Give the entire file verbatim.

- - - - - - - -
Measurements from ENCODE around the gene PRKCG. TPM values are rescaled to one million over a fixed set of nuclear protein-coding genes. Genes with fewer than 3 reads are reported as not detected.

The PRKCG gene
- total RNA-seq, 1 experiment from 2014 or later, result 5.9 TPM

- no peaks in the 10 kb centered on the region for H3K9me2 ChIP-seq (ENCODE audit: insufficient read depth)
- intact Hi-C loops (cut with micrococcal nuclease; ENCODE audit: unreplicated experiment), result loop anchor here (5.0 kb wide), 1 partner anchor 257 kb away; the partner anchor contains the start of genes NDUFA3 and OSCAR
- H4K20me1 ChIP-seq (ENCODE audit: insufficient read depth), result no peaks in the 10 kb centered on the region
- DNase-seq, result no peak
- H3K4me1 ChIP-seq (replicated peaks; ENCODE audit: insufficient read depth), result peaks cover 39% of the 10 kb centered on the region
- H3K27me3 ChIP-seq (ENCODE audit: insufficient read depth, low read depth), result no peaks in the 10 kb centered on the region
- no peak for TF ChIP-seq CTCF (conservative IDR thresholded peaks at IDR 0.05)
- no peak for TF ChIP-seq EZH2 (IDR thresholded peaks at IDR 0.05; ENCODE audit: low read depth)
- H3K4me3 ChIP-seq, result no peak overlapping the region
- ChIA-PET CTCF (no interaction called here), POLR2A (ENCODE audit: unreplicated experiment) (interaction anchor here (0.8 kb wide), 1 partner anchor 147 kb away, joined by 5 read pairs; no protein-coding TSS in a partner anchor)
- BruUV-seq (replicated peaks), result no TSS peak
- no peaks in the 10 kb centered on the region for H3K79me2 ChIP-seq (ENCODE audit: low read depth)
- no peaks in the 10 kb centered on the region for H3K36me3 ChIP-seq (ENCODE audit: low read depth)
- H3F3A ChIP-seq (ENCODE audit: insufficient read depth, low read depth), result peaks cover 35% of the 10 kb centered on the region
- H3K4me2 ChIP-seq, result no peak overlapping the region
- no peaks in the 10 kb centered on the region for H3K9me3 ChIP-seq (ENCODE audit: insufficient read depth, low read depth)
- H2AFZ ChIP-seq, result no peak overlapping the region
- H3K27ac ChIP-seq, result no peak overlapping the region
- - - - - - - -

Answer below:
Measurements from ENCODE around the gene PRKCG. TPM values are rescaled to one million over a fixed set of nuclear protein-coding genes. Genes with fewer than 3 reads are reported as not detected.

The PRKCG gene
- total RNA-seq, 1 experiment from 2014 or later, result 5.9 TPM

- no peaks in the 10 kb centered on the region for H3K9me2 ChIP-seq (ENCODE audit: insufficient read depth)
- intact Hi-C loops (cut with micrococcal nuclease; ENCODE audit: unreplicated experiment), result loop anchor here (5.0 kb wide), 1 partner anchor 257 kb away; the partner anchor contains the start of genes NDUFA3 and OSCAR
- H4K20me1 ChIP-seq (ENCODE audit: insufficient read depth), result no peaks in the 10 kb centered on the region
- DNase-seq, result no peak
- H3K4me1 ChIP-seq (replicated peaks; ENCODE audit: insufficient read depth), result peaks cover 39% of the 10 kb centered on the region
- H3K27me3 ChIP-seq (ENCODE audit: insufficient read depth, low read depth), result no peaks in the 10 kb centered on the region
- no peak for TF ChIP-seq CTCF (conservative IDR thresholded peaks at IDR 0.05)
- no peak for TF ChIP-seq EZH2 (IDR thresholded peaks at IDR 0.05; ENCODE audit: low read depth)
- H3K4me3 ChIP-seq, result no peak overlapping the region
- ChIA-PET CTCF (no interaction called here), POLR2A (ENCODE audit: unreplicated experiment) (interaction anchor here (0.8 kb wide), 1 partner anchor 147 kb away, joined by 5 read pairs; no protein-coding TSS in a partner anchor)
- BruUV-seq (replicated peaks), result no TSS peak
- no peaks in the 10 kb centered on the region for H3K79me2 ChIP-seq (ENCODE audit: low read depth)
- no peaks in the 10 kb centered on the region for H3K36me3 ChIP-seq (ENCODE audit: low read depth)
- H3F3A ChIP-seq (ENCODE audit: insufficient read depth, low read depth), result peaks cover 35% of the 10 kb centered on the region
- H3K4me2 ChIP-seq, result no peak overlapping the region
- no peaks in the 10 kb centered on the region for H3K9me3 ChIP-seq (ENCODE audit: insufficient read depth, low read depth)
- H2AFZ ChIP-seq, result no peak overlapping the region
- H3K27ac ChIP-seq, result no peak overlapping the region